Gerhard Henning worked in a Lansing onion field as a youngster, alongside German prisoners of war, during World War II. That set the stage for his service during the Korean War.
Henning, 84, of Lansing, said the POWs working at that farm were from Field Marshal Erwin "Desert Fox" Rommel's Afrika Corps. Some were carpenters and built a barn for the farmer, Henning recalled. Others worked in the fields with Henning.
They were housed near Thornton in a site that would later become a Girl Scout camp.
After World War II ended, the German POWs went home. A few years later, in 1951, Henning was drafted to serve in the U.S. armed forces.
He took his draft notice to Chicago, where all the men lined up. Every other man took a step forward; the others to a step backward.
"The front row ended up being Marines; the back row ended up being Army," Henning recalled. Thus he was assigned to the Army.
When the clerk typing the orders asked where Henning wanted to go, Henning was surprised. "We recognized him. He was Calvin from from Lansing, Ill., and eventually became a banker."
That's why Henning was sent to quartermaster school in Fort Lee, Va.
When he arrived in Korea, however, Henning didn't serve as a quartermaster. He was assigned to POW Camp No. 2, the largest on the Korean mainland. His first night there, he was assigned to guard duty.
"As an MP (military policeman), I was given a grease gun," Henning said. It was a stubby gun that fed ammo through it on a long strip. Each "tape" held 75 rounds.
And after that? The sergeant tried to reassure Henning.
"He says, 'We'll be right behind you.' My one question was, how far behind us?"
At the POW camp, "It was a lot of hollering and chanting." The guards had to stay alert.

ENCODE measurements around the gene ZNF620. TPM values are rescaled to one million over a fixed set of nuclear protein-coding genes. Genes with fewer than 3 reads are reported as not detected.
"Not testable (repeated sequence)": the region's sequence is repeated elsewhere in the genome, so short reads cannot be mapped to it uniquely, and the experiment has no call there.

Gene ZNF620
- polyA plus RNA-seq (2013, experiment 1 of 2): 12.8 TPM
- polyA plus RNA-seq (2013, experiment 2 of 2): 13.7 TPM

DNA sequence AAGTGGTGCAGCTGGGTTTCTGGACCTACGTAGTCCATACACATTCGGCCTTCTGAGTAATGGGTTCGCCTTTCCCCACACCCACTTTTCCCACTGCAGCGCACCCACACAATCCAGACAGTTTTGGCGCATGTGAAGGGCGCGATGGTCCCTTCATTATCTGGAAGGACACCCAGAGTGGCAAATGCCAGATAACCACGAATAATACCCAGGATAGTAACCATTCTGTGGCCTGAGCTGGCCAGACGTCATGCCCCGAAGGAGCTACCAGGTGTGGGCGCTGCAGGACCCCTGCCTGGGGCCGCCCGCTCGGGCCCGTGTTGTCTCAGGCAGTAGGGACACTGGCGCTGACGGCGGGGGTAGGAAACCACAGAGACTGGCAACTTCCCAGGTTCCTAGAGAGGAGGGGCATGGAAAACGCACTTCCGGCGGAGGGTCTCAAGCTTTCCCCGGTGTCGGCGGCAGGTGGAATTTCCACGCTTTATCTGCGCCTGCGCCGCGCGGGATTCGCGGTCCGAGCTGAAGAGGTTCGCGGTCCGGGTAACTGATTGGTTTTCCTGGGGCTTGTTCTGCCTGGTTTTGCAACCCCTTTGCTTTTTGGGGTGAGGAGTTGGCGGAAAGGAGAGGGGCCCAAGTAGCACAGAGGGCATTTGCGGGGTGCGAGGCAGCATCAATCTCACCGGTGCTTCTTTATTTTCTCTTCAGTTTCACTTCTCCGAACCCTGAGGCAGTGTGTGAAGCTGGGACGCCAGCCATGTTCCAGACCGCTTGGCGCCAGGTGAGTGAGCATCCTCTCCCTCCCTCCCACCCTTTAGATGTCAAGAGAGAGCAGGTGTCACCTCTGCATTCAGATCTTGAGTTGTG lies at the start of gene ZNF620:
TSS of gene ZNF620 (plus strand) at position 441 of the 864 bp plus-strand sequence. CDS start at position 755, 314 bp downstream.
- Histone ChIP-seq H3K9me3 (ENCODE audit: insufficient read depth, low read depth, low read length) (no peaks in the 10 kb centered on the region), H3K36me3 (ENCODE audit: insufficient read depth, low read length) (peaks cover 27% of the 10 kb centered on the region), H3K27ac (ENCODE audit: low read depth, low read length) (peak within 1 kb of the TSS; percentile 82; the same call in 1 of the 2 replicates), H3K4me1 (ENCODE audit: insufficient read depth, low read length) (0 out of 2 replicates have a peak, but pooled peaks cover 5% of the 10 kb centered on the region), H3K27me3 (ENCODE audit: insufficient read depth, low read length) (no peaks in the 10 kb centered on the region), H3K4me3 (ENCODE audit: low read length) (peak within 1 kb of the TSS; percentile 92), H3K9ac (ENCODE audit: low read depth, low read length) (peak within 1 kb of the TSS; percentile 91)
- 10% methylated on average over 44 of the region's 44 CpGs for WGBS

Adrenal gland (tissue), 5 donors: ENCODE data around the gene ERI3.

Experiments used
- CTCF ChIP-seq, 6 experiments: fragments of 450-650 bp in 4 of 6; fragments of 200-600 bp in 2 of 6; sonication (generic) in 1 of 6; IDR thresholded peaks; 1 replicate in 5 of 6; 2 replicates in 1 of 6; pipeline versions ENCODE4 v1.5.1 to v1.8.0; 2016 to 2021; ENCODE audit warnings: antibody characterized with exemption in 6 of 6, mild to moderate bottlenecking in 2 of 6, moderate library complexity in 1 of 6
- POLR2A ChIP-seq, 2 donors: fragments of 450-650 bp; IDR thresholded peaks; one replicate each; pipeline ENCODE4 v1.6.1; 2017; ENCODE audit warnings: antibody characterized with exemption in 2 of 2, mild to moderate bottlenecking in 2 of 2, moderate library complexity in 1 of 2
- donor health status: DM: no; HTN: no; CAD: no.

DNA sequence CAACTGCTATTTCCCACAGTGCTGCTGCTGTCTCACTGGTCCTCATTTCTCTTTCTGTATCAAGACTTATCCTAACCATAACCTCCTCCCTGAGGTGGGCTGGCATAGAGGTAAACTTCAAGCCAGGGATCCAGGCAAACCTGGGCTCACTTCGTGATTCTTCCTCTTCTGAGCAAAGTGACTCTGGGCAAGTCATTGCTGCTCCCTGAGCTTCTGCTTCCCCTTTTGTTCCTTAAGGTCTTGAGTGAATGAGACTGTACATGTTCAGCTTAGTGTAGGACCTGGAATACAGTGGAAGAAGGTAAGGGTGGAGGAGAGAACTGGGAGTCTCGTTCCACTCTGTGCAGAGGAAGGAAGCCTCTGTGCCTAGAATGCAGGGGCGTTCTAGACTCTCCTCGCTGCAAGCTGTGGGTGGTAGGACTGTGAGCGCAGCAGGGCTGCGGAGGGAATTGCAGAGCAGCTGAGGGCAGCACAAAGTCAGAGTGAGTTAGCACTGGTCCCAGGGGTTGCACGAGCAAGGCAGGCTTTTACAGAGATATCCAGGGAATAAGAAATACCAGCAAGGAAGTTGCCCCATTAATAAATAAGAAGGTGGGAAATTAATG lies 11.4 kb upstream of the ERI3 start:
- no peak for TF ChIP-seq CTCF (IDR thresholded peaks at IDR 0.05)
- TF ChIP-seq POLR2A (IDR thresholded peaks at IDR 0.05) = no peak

About two weeks later, Henning was freed of guard duty, after he was asked about his typing and shorthand skills.
"Shorthand, I was spotty at best. Typing, I was about 40 words a minute, and they said, 'OK, that's good enough for us,'" Henning said.
While he was there, Henning witnessed everyday life, shooting hundreds of images on his slide film.
Among his photos were street sweepers locked up in a supply depot. That has puzzled him.
"Now you have to remember all the (streets in) Korea at that time were clay," he said, so why a street sweeper?
He also photographed the women washing clothes in the river. Henning used cigarettes to pay for his laundry to be cleaned.
"The clothing looked pretty decent, considering they had to beat it to pieces on the rocks."
When the war was almost over, the South Korean government freed 26,000 prisoners, and they just walked away. That was unnerving for the GIs who had been guarding them.
"Each of us had an M1 rifle with one round in the chamber," Henning recalled.
Henning never had to fire his .45, which he always had to carry. He was lucky.
"I had some friends that never made it back," he said. "They had family, they had friends, but they never it made it back."
These days, it's usually referred to as the Korean War, but Congress never declared war on Korea.
"They called it a police action," Henning said, "but there are a lot of dead policemen over there."